This deck still has some weak spots. With proper play, it automatically loses to decks led by the old Draco or Crabbe and Goyle. It should also have considerable problems with other Ron Weasley decks. But how often have you seen top notch players running those? Yeah, itís not a big concern. A little more frustrating (for you and your opponent) is the slowness of the win. If you take a lot of damage early, and lose Snape and Pomfrey, you might not get their hand filled up quickly enough to get the win before you draw yourself out of cards. Just remember, if they are close to losing, you can switch into offensive mode. Use Hannah to fetch Griphooks instead of her sister, and use them on consecutive turns (coupled with a Deboning) as the finisher. Keep a close eye on the number of cards in their library and hand so you know when to lower the boom on them, and not have the game last longer than it has to.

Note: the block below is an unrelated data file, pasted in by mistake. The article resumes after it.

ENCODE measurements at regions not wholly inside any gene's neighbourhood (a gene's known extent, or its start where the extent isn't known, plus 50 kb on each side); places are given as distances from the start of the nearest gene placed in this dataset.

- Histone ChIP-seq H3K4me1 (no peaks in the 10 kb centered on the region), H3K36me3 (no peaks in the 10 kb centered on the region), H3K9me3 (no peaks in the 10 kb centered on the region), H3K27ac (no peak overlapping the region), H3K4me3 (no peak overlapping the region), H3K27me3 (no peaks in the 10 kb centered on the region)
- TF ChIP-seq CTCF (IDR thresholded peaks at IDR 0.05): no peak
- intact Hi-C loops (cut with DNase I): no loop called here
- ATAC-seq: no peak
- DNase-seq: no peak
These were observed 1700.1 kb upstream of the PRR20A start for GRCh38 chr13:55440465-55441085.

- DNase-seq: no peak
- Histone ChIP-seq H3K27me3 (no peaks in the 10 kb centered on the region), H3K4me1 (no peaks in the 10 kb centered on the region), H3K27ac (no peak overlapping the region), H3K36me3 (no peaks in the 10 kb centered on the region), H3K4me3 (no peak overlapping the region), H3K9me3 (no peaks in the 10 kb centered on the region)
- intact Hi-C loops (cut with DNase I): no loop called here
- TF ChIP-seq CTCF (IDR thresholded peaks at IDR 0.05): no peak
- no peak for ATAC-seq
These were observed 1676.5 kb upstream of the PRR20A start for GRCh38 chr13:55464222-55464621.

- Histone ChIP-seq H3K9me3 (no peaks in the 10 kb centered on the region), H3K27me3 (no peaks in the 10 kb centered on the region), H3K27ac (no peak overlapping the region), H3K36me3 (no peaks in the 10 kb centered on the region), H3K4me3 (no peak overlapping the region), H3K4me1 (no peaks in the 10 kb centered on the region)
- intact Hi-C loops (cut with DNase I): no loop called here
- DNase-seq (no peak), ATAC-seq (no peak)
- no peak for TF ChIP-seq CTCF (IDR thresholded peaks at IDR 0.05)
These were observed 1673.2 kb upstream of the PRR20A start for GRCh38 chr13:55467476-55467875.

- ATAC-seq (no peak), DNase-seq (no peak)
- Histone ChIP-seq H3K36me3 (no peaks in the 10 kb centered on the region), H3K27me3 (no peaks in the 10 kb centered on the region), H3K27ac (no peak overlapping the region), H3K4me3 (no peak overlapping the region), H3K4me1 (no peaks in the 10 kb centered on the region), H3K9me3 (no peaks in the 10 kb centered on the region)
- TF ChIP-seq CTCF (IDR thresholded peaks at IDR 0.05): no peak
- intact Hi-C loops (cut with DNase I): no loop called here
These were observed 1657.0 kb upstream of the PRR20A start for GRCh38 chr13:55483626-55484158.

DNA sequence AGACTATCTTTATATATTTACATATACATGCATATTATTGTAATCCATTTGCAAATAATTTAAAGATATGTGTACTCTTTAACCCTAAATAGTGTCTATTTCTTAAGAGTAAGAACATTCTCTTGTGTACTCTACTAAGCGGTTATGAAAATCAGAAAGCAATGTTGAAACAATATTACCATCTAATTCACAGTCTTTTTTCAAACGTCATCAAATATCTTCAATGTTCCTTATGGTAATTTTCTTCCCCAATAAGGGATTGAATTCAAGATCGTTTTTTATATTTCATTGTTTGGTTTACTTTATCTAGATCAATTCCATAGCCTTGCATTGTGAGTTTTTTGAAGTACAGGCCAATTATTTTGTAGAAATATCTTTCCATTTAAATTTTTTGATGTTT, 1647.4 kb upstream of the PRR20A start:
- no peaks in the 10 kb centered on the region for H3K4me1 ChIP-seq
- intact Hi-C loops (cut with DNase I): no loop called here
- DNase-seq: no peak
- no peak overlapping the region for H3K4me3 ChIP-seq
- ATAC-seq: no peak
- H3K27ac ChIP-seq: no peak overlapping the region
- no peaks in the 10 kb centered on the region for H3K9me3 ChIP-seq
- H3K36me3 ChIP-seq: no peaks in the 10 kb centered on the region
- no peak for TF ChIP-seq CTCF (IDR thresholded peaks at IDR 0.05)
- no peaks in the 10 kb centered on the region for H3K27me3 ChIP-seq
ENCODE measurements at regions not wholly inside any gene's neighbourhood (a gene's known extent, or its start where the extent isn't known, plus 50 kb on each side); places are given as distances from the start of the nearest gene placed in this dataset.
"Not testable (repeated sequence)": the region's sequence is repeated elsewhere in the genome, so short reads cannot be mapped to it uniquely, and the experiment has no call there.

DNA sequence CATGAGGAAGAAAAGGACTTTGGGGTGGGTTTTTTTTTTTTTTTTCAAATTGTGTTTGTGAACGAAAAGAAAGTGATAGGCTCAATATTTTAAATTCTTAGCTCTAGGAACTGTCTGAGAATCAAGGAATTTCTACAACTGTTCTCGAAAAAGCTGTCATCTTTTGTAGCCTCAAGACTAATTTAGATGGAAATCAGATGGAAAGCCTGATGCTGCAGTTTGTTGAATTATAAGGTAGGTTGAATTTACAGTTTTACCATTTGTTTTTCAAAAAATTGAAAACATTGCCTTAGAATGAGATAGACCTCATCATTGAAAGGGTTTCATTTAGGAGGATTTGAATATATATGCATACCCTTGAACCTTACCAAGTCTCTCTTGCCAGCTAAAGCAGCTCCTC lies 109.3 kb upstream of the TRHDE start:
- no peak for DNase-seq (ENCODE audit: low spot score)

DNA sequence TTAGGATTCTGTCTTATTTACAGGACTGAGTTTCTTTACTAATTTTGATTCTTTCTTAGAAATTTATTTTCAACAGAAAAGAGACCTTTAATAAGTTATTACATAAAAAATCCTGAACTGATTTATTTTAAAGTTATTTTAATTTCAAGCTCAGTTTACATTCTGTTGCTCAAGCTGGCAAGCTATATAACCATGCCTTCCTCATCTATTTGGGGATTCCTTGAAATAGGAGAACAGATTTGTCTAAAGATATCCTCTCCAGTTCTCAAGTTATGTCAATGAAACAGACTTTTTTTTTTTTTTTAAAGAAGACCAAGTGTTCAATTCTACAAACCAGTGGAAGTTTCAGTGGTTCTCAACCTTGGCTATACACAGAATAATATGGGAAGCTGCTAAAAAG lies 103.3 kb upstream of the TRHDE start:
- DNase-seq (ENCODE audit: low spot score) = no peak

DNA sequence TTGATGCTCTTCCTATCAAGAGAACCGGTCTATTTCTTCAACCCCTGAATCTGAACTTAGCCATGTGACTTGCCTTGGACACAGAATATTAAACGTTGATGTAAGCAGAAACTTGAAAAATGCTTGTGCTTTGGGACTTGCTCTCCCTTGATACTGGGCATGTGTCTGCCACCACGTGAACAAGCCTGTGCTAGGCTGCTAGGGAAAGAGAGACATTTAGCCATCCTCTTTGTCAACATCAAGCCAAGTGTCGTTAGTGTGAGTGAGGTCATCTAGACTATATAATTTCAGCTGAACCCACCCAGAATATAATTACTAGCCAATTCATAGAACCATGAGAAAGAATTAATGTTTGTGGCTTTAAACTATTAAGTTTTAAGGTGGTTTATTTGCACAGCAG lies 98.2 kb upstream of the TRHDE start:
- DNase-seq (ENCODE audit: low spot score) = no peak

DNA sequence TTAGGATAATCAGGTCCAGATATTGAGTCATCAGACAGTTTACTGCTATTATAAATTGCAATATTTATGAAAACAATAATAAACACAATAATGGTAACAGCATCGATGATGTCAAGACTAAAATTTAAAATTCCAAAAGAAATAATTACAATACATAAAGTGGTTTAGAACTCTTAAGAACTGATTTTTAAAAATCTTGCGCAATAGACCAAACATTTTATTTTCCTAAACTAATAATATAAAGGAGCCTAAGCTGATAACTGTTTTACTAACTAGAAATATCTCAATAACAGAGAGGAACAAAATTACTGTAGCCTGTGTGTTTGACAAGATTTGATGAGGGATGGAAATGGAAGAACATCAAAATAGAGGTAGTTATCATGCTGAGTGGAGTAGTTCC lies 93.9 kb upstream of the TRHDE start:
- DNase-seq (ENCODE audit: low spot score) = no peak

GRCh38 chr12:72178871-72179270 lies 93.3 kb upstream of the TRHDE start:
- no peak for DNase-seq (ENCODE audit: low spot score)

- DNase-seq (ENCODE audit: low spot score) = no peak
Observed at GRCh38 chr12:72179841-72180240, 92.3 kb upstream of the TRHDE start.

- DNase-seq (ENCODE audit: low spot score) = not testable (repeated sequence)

Before Chamber of Secrets, I had belittled this archetype as second rate, due to its many flaws. Not anymore. This deck is now quite strong, and Hannah, the pig-tailed one, is a witch without mercy. Just make sure that your life insurance is paid in full before you play this, as you opponents will surely want to strangle you for inflicting this slow death upon them.

 

Hope you enjoyed this,
Jeff Hodgkinson (Aardvark)